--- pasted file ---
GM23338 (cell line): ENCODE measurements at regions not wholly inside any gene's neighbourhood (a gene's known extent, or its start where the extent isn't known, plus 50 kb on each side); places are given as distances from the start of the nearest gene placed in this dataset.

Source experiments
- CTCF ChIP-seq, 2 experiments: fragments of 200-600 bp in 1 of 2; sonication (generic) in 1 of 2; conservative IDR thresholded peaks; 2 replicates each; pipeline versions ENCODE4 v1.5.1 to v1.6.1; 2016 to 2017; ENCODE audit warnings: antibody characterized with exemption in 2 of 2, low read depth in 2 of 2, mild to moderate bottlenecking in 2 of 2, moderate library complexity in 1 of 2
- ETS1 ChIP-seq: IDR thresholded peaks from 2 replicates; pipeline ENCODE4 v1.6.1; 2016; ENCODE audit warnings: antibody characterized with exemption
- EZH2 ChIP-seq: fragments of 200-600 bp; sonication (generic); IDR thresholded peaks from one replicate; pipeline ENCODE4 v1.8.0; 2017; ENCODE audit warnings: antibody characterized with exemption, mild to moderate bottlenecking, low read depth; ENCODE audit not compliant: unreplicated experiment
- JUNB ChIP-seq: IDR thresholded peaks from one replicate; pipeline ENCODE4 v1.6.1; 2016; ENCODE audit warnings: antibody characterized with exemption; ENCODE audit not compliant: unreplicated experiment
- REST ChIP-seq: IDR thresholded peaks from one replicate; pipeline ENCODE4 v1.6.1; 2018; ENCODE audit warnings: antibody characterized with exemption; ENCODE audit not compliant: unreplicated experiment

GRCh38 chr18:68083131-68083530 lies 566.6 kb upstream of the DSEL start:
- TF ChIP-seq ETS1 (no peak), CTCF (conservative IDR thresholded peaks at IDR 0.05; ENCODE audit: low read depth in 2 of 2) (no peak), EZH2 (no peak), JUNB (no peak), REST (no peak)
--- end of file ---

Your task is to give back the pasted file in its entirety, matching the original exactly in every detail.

GM23338 (cell line): ENCODE measurements at regions not wholly inside any gene's neighbourhood (a gene's known extent, or its start where the extent isn't known, plus 50 kb on each side); places are given as distances from the start of the nearest gene placed in this dataset.

Source experiments
- CTCF ChIP-seq, 2 experiments: fragments of 200-600 bp in 1 of 2; sonication (generic) in 1 of 2; conservative IDR thresholded peaks; 2 replicates each; pipeline versions ENCODE4 v1.5.1 to v1.6.1; 2016 to 2017; ENCODE audit warnings: antibody characterized with exemption in 2 of 2, low read depth in 2 of 2, mild to moderate bottlenecking in 2 of 2, moderate library complexity in 1 of 2
- ETS1 ChIP-seq: IDR thresholded peaks from 2 replicates; pipeline ENCODE4 v1.6.1; 2016; ENCODE audit warnings: antibody characterized with exemption
- EZH2 ChIP-seq: fragments of 200-600 bp; sonication (generic); IDR thresholded peaks from one replicate; pipeline ENCODE4 v1.8.0; 2017; ENCODE audit warnings: antibody characterized with exemption, mild to moderate bottlenecking, low read depth; ENCODE audit not compliant: unreplicated experiment
- JUNB ChIP-seq: IDR thresholded peaks from one replicate; pipeline ENCODE4 v1.6.1; 2016; ENCODE audit warnings: antibody characterized with exemption; ENCODE audit not compliant: unreplicated experiment
- REST ChIP-seq: IDR thresholded peaks from one replicate; pipeline ENCODE4 v1.6.1; 2018; ENCODE audit warnings: antibody characterized with exemption; ENCODE audit not compliant: unreplicated experiment

GRCh38 chr18:68083131-68083530 lies 566.6 kb upstream of the DSEL start:
- TF ChIP-seq ETS1 (no peak), CTCF (conservative IDR thresholded peaks at IDR 0.05; ENCODE audit: low read depth in 2 of 2) (no peak), EZH2 (no peak), JUNB (no peak), REST (no peak)